Florence Knoll Bassett, who passed away in January 2019 at 101, left an indelible legacy on the world of design, shaping American Modernism—particularly the precepts of spatial planning and the open office—as it is known today. At the year’s end, The New York Times and Fortune published tributes to the designer, noting her groundbreaking work and ability to pave the way for women in her field.
In his year-end summary of notable deaths, The New York Times Obituaries Editor William McDonald spotlighted pioneering women across the fields of design, law, science, music and business. “Whether one or the other was the absolute first to break a glass ceiling could be open for debate,” writes McDonald. “But let’s say, at the least, that each planted a foot inside a door that had long been closed to women and then shouldered her way in—to a roomful of men.”
McDonald credits Florence Knoll for the streamlined look and feel of the modern workplace and, presenting an image of the designer delivering a proposal to the Connecticut General Life Insurance Company, he comments, “Ms. Knoll ran a thriving company with her husband, but one look at a grainy black and white photo that ran with her obituary in these pages last January will tell you everything you’d need to know about the world she had to navigate: There she was, in 1953, the lone woman seated at a large conference table ringed by white men in white shirts and ties.”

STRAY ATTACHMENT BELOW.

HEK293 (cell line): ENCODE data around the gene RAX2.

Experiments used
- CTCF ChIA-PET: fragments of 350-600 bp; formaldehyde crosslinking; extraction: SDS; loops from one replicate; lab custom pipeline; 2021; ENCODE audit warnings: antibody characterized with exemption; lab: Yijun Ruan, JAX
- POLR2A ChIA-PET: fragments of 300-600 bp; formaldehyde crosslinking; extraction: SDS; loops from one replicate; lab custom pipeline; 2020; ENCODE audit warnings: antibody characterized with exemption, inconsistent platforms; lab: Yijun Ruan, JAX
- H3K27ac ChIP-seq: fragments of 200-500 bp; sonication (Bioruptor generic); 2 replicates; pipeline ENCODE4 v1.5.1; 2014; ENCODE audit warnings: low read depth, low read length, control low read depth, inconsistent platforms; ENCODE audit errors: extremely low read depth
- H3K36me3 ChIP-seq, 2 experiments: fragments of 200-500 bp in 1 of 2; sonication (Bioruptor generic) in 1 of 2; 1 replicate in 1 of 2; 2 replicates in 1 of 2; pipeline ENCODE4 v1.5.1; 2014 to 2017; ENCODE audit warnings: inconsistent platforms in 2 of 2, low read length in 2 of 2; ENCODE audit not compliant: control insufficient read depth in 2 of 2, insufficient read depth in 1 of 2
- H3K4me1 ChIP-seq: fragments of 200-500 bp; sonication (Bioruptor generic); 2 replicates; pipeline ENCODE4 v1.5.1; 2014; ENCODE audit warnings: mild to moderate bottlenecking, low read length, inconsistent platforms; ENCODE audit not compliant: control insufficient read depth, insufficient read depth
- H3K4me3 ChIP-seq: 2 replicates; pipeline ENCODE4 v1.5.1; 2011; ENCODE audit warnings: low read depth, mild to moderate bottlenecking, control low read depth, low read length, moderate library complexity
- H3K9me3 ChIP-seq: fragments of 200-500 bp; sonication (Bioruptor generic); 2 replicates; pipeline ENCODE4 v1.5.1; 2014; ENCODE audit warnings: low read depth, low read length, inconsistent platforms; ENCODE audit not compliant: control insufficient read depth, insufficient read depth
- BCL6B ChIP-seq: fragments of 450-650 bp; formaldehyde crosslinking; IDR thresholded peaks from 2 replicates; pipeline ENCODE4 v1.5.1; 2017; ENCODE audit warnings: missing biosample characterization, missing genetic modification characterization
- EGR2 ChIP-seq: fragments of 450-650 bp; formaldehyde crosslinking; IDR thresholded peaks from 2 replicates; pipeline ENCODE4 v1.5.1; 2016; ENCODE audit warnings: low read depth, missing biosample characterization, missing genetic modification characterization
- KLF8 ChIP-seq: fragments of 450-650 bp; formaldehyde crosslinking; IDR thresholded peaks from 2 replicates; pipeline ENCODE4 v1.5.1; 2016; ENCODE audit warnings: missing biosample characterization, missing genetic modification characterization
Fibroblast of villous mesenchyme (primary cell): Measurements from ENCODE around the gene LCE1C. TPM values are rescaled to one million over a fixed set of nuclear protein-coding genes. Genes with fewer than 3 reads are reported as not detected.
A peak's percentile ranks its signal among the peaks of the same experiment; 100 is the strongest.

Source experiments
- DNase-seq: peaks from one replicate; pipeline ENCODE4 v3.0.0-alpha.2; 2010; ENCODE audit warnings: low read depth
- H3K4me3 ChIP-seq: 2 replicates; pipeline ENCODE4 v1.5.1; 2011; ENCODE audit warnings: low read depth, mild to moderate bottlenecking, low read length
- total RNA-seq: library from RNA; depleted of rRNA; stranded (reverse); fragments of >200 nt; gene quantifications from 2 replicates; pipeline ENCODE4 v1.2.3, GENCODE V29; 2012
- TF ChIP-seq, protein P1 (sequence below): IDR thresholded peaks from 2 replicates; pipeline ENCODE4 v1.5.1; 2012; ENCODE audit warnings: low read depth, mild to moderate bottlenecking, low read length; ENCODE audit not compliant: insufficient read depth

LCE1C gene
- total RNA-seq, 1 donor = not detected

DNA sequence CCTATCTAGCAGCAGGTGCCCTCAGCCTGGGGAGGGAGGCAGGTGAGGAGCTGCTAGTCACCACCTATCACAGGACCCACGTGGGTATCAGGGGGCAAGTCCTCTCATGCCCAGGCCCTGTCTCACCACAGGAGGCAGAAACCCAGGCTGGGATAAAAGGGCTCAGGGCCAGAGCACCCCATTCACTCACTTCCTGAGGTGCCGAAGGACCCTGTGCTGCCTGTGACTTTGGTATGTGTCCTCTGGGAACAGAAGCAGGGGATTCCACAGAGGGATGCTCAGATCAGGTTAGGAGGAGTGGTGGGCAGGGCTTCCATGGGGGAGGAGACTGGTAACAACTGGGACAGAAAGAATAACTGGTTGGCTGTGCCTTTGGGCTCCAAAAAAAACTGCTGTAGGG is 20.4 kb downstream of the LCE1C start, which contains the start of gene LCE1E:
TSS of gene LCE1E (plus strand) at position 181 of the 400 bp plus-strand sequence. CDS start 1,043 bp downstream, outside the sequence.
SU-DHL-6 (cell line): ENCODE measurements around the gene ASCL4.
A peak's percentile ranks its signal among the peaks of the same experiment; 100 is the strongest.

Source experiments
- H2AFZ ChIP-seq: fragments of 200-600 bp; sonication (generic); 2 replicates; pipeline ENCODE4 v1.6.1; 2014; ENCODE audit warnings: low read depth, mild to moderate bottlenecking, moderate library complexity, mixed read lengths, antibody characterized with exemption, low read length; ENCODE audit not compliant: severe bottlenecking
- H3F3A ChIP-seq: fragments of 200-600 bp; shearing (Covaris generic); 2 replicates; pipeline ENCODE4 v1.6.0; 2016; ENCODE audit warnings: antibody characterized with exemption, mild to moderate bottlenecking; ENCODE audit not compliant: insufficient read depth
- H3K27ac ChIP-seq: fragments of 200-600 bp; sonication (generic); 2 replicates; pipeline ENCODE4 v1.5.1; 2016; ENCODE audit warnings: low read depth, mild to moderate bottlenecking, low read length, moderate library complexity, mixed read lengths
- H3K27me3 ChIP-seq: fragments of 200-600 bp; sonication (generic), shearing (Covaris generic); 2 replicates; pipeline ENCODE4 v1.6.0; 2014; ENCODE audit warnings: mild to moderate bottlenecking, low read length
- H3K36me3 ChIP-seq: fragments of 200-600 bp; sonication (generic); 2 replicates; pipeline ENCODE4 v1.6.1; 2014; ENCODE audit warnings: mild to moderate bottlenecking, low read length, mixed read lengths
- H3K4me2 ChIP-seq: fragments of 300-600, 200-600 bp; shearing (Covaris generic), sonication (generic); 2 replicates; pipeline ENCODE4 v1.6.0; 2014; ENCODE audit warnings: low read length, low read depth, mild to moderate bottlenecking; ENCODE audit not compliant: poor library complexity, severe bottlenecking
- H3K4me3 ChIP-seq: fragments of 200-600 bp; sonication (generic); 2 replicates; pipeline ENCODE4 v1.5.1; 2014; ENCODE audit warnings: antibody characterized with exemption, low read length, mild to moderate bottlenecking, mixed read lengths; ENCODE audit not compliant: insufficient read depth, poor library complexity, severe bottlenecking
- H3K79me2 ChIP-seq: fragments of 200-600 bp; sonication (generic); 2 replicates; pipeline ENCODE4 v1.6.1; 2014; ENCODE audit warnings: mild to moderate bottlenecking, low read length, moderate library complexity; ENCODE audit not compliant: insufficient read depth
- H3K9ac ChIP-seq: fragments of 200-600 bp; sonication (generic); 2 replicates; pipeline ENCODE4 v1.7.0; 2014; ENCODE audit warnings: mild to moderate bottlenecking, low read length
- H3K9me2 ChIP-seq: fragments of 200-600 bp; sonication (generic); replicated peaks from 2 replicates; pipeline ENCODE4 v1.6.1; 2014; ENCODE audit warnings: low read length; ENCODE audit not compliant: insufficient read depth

Additionally, in a new Fortune series titled Business x Design, Writer Margaret Rhodes reflected on the legacy of Florence Knoll and her revolutionary work in corporate office interiors. “She led the eponymous furniture and textile company that helped transform corporate offices from fusty, cluttered rooms into airy spaces primed for collaborative thinking,” writes Rhodes. “Knoll Bassett turned need-based thinking into Knoll’s Planning Unit, an in-house interiors service through which designers would outfit corporate offices based on the specific company’s work patterns.” Of the noteworthy projects completed by the Knoll Planning Unit, Rhodes cited CBS and Cowles Publications.
Overall, in addition to highlighting the Company’s impact on flexible, inspiring workspaces of today, both articles reflect and celebrate the enduring influence of the late Florence Knoll on the world of design.